Food waste or organic waste management is a global issue. About 40% of edible food goes into waste from its journey from farm to the dining table. About 30 – 40 % of all the waste human generates is composed of food waste. Food waste diverted to landfills generates methane gas, one of the most potent greenhouse gases that contribute to climate change. Hundreds of municipalities in North America and around the world are enforcing new regulations for separate disposal of food/kitchen waste from the regular waste.
According to United Nations Environment Program (UNEP), roughly one third of the food produced in the world for human consumption every year, approximately 1.3 billion tonnes, gets lost or wasted. In the United States 40% of all food, worth US$160 billion, is wasted each year. In Canada, about $30 billion worth of food is wasted every year. Global food waste data is astronomical. Micron Waste Technologies has developed a green technology that manages the food waste in the most efficient way in terms of environment and economy.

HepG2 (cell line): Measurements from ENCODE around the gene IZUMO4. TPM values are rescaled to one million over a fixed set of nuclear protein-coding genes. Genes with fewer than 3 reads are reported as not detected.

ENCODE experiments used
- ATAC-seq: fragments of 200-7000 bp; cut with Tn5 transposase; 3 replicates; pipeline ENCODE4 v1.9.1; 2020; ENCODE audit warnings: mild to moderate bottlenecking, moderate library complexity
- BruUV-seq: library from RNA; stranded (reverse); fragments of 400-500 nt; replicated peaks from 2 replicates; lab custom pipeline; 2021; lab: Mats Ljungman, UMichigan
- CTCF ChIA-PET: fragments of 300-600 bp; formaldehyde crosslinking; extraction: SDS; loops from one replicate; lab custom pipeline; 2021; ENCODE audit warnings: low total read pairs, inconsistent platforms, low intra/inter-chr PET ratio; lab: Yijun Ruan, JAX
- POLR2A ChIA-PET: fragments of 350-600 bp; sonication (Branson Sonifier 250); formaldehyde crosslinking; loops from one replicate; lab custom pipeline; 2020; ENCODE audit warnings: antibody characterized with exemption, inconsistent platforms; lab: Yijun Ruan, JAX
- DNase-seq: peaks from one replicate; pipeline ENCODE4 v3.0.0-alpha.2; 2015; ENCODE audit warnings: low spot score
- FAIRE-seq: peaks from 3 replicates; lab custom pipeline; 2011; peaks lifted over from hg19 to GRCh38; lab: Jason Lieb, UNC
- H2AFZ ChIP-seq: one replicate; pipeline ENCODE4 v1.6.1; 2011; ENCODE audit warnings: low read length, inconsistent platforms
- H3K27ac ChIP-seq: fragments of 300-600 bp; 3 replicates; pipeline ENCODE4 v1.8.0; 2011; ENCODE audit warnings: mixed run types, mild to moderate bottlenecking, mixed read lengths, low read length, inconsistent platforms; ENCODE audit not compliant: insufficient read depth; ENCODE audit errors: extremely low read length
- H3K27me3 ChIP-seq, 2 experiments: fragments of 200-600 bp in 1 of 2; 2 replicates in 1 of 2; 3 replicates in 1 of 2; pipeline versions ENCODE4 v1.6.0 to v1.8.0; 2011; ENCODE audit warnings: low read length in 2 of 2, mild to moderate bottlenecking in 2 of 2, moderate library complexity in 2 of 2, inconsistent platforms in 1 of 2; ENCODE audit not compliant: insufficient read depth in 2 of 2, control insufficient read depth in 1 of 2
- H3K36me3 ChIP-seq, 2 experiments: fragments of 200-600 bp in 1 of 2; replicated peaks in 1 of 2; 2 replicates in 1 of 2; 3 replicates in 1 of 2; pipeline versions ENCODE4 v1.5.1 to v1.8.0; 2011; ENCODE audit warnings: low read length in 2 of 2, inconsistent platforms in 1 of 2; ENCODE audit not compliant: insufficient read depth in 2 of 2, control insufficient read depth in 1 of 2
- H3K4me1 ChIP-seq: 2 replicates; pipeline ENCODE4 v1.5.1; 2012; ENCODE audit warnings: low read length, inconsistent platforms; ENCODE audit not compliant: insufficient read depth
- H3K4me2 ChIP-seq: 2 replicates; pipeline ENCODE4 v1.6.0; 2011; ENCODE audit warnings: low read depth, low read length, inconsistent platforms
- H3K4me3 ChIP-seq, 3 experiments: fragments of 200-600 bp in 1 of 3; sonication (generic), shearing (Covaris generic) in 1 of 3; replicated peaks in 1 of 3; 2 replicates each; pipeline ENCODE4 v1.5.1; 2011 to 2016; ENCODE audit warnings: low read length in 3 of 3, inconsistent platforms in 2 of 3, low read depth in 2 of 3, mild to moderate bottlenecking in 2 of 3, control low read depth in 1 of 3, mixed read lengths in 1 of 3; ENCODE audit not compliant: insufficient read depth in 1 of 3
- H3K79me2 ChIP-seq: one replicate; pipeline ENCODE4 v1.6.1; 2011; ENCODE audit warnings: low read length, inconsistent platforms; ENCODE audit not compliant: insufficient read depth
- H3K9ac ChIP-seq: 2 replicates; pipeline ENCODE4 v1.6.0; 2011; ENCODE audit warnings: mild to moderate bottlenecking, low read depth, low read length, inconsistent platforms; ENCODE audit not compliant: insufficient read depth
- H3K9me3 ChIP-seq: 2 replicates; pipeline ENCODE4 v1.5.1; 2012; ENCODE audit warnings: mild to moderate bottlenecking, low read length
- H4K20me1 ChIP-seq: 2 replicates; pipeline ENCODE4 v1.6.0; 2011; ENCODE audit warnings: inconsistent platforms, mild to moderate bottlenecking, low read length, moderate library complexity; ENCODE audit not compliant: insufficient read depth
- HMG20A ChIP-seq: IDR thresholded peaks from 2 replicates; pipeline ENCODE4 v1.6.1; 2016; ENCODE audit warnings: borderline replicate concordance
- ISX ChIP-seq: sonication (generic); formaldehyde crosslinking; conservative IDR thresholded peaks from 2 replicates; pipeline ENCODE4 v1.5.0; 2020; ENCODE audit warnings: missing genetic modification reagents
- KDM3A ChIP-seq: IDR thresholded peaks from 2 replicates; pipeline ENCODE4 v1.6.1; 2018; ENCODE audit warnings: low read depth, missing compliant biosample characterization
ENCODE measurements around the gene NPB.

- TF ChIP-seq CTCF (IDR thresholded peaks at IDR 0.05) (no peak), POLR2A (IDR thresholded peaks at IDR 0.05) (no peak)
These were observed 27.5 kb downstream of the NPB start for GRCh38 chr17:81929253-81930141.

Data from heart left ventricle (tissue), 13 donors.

The United Nations estimates that one-third of all food produced globally is wasted. In the USA alone, over 40 billion pounds of food is thrown out of grocery stores every year —that’s about 10 percent of all food purchased in stores. Grocery stores spend thousands of dollars every month on logistics companies to haul away their waste on a daily basis.
Although marijuana is becoming legalised in more and more countries, there are still significant overhead to manage and dispose of waste generated from marijuana cultivation. Cannabis waste, either wet or dry, must be individually bagged, weighed, tagged, and supervised to proper destruction. Our Micron Waste Technology can process the waste directly onsite in a closed loop system and generate clean water for the grow operation.
The F&B industry generates a tremendous amount of food waste. But due to space limitations and proximity to general consumers, disposing of food waste is problematic. Many hotels, sports stadiums, and restaurant chains have expressed a high degree of interest in pursuing onsite organic waste treatment, as an alternative to the existing costly method of waste disposal.